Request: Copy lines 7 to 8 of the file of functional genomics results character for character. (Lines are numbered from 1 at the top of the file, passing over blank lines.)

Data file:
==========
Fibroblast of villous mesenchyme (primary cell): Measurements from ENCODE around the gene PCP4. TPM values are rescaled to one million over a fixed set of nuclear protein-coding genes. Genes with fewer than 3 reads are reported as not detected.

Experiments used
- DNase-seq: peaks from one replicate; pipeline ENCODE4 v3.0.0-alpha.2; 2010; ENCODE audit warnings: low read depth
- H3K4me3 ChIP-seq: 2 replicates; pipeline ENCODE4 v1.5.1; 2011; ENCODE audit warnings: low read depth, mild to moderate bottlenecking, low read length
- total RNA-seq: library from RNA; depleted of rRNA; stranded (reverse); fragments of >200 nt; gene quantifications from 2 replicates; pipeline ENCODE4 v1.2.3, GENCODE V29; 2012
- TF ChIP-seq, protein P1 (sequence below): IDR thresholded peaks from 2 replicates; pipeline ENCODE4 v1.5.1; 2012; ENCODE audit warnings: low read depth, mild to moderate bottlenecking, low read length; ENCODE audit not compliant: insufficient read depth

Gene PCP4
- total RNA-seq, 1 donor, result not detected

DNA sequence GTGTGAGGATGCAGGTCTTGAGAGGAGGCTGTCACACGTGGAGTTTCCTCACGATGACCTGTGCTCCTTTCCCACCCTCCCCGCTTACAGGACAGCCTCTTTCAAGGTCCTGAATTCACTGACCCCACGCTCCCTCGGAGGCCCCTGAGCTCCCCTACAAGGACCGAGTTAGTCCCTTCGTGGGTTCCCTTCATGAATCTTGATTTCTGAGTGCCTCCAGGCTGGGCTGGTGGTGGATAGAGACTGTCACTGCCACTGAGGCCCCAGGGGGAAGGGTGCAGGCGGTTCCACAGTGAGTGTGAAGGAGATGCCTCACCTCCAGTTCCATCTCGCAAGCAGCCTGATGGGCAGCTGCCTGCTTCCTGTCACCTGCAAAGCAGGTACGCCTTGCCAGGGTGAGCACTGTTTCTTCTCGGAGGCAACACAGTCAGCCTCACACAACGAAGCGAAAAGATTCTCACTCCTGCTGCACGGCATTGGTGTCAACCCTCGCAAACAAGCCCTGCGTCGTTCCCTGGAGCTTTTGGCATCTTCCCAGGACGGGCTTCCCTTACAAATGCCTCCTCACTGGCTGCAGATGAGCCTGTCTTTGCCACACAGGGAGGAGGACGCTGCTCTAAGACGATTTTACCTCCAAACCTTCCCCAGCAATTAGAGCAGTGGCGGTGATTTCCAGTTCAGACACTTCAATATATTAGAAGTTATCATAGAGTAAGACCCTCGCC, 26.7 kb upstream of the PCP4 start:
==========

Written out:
Gene PCP4
- total RNA-seq, 1 donor, result not detected